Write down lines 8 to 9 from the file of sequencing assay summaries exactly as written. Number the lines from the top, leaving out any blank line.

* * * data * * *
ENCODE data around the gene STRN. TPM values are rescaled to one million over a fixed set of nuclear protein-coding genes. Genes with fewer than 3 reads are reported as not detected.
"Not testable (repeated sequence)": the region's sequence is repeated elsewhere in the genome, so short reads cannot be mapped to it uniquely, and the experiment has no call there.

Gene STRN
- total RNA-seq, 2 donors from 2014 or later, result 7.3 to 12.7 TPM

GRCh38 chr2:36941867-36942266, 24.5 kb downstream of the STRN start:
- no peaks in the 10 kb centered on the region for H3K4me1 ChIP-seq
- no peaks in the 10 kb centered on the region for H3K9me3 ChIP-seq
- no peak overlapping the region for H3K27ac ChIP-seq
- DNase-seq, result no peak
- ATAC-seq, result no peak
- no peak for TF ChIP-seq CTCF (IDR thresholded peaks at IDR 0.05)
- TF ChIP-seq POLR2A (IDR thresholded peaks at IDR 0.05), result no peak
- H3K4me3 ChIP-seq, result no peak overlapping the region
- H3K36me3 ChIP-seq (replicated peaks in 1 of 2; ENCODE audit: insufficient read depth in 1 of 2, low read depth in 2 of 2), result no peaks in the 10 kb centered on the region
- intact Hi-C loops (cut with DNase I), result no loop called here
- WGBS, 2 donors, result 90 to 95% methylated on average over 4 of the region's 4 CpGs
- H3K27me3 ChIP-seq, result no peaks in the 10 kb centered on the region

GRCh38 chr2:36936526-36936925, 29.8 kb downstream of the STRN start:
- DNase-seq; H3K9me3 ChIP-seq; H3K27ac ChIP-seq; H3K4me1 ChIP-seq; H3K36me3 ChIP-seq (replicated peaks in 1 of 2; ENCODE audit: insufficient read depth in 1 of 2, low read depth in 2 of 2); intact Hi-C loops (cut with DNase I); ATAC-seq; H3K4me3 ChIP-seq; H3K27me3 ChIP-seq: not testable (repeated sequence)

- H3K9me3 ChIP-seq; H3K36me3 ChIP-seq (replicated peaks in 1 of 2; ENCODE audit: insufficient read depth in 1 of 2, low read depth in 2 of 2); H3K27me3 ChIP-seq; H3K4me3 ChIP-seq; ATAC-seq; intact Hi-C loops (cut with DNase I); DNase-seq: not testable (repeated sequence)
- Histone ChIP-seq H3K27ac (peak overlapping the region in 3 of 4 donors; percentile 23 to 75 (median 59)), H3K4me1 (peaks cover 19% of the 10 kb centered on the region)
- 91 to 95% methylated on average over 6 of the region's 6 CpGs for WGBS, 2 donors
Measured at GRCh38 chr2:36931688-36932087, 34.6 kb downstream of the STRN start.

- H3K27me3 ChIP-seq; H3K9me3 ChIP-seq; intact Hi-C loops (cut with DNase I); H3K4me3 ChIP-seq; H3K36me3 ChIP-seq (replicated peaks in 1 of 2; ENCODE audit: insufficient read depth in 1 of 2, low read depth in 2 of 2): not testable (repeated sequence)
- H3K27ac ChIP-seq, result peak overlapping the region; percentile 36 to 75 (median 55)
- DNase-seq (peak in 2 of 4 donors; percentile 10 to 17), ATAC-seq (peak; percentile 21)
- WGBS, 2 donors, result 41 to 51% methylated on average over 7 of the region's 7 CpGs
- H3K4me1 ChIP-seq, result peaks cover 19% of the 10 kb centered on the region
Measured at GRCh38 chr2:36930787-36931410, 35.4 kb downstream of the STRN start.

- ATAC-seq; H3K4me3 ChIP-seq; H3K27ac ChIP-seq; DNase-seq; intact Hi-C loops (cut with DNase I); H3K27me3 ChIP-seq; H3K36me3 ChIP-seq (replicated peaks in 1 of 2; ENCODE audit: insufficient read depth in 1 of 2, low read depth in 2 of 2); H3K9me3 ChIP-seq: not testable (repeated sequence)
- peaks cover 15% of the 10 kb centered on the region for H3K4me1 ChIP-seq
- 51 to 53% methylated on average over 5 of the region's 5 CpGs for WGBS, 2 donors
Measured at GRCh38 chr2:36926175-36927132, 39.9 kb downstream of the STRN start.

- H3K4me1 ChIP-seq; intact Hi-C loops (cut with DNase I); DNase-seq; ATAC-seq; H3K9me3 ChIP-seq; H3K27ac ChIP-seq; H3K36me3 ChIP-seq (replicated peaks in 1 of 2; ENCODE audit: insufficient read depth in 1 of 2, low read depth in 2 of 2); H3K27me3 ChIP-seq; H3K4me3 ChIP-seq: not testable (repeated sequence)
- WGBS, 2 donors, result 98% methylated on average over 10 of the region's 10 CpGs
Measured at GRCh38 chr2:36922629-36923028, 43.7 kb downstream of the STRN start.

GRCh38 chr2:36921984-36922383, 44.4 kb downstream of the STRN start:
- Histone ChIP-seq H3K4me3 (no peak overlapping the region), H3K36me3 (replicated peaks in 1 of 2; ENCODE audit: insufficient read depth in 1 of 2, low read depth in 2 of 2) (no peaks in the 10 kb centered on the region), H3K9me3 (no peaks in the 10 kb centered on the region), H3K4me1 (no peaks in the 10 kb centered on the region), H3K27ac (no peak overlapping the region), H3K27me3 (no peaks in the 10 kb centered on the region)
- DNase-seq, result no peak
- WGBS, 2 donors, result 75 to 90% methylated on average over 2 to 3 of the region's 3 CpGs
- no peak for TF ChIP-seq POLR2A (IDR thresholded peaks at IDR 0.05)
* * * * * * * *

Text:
- no peak overlapping the region for H3K27ac ChIP-seq
- DNase-seq, result no peak